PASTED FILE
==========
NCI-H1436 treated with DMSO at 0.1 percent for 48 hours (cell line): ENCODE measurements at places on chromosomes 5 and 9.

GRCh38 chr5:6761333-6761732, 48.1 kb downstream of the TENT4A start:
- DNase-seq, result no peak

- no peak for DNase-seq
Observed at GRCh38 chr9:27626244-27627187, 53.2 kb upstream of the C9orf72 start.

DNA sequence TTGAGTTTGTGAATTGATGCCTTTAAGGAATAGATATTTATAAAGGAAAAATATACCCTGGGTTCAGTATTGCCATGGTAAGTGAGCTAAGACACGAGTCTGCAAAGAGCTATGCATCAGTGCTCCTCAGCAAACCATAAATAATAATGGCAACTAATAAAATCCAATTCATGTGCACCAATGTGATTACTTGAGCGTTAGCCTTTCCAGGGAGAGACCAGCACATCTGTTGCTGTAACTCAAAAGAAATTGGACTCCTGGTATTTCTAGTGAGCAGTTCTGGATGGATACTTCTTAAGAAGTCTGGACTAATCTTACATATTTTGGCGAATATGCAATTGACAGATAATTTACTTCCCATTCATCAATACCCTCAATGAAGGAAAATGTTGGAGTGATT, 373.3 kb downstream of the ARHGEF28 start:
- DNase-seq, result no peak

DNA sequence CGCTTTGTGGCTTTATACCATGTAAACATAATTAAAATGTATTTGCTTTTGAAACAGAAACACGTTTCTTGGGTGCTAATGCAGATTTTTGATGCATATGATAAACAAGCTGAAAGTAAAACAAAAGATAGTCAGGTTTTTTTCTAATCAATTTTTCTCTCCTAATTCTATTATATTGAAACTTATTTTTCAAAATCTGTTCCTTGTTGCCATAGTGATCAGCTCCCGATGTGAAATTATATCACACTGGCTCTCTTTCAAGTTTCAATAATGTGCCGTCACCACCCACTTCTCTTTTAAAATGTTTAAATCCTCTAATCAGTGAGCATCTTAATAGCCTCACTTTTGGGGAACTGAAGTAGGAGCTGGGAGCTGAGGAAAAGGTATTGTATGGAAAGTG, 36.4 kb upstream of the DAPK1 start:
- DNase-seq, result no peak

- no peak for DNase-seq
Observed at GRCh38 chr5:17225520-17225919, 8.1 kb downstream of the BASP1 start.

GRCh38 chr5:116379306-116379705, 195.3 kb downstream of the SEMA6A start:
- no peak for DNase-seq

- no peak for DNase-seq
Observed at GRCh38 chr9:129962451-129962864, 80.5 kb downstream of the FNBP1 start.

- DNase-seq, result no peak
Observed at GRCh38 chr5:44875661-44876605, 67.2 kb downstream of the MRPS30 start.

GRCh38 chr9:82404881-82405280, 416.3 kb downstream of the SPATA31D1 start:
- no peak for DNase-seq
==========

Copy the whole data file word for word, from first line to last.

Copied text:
NCI-H1436 treated with DMSO at 0.1 percent for 48 hours (cell line): ENCODE measurements at places on chromosomes 5 and 9.

GRCh38 chr5:6761333-6761732, 48.1 kb downstream of the TENT4A start:
- DNase-seq, result no peak

- no peak for DNase-seq
Observed at GRCh38 chr9:27626244-27627187, 53.2 kb upstream of the C9orf72 start.

DNA sequence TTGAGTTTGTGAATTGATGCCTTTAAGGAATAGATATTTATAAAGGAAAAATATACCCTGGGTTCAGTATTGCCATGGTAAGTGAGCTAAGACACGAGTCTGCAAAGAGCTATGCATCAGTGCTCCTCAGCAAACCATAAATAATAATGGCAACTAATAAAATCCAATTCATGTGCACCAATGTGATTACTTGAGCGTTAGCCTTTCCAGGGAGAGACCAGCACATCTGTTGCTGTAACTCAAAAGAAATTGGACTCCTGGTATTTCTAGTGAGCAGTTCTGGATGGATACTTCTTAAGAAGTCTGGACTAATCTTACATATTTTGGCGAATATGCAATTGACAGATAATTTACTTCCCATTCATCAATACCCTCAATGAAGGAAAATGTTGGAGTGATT, 373.3 kb downstream of the ARHGEF28 start:
- DNase-seq, result no peak

DNA sequence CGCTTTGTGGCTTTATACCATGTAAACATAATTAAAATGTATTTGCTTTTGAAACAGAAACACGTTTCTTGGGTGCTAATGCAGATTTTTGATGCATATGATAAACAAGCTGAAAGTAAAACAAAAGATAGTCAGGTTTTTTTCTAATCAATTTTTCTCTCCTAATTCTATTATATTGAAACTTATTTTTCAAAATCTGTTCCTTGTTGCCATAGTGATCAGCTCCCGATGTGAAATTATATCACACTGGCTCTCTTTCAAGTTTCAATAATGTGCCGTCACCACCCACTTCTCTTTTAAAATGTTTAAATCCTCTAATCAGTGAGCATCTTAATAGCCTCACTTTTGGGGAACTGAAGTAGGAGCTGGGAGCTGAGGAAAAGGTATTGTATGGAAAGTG, 36.4 kb upstream of the DAPK1 start:
- DNase-seq, result no peak

- no peak for DNase-seq
Observed at GRCh38 chr5:17225520-17225919, 8.1 kb downstream of the BASP1 start.

GRCh38 chr5:116379306-116379705, 195.3 kb downstream of the SEMA6A start:
- no peak for DNase-seq

- no peak for DNase-seq
Observed at GRCh38 chr9:129962451-129962864, 80.5 kb downstream of the FNBP1 start.

- DNase-seq, result no peak
Observed at GRCh38 chr5:44875661-44876605, 67.2 kb downstream of the MRPS30 start.

GRCh38 chr9:82404881-82405280, 416.3 kb downstream of the SPATA31D1 start:
- no peak for DNase-seq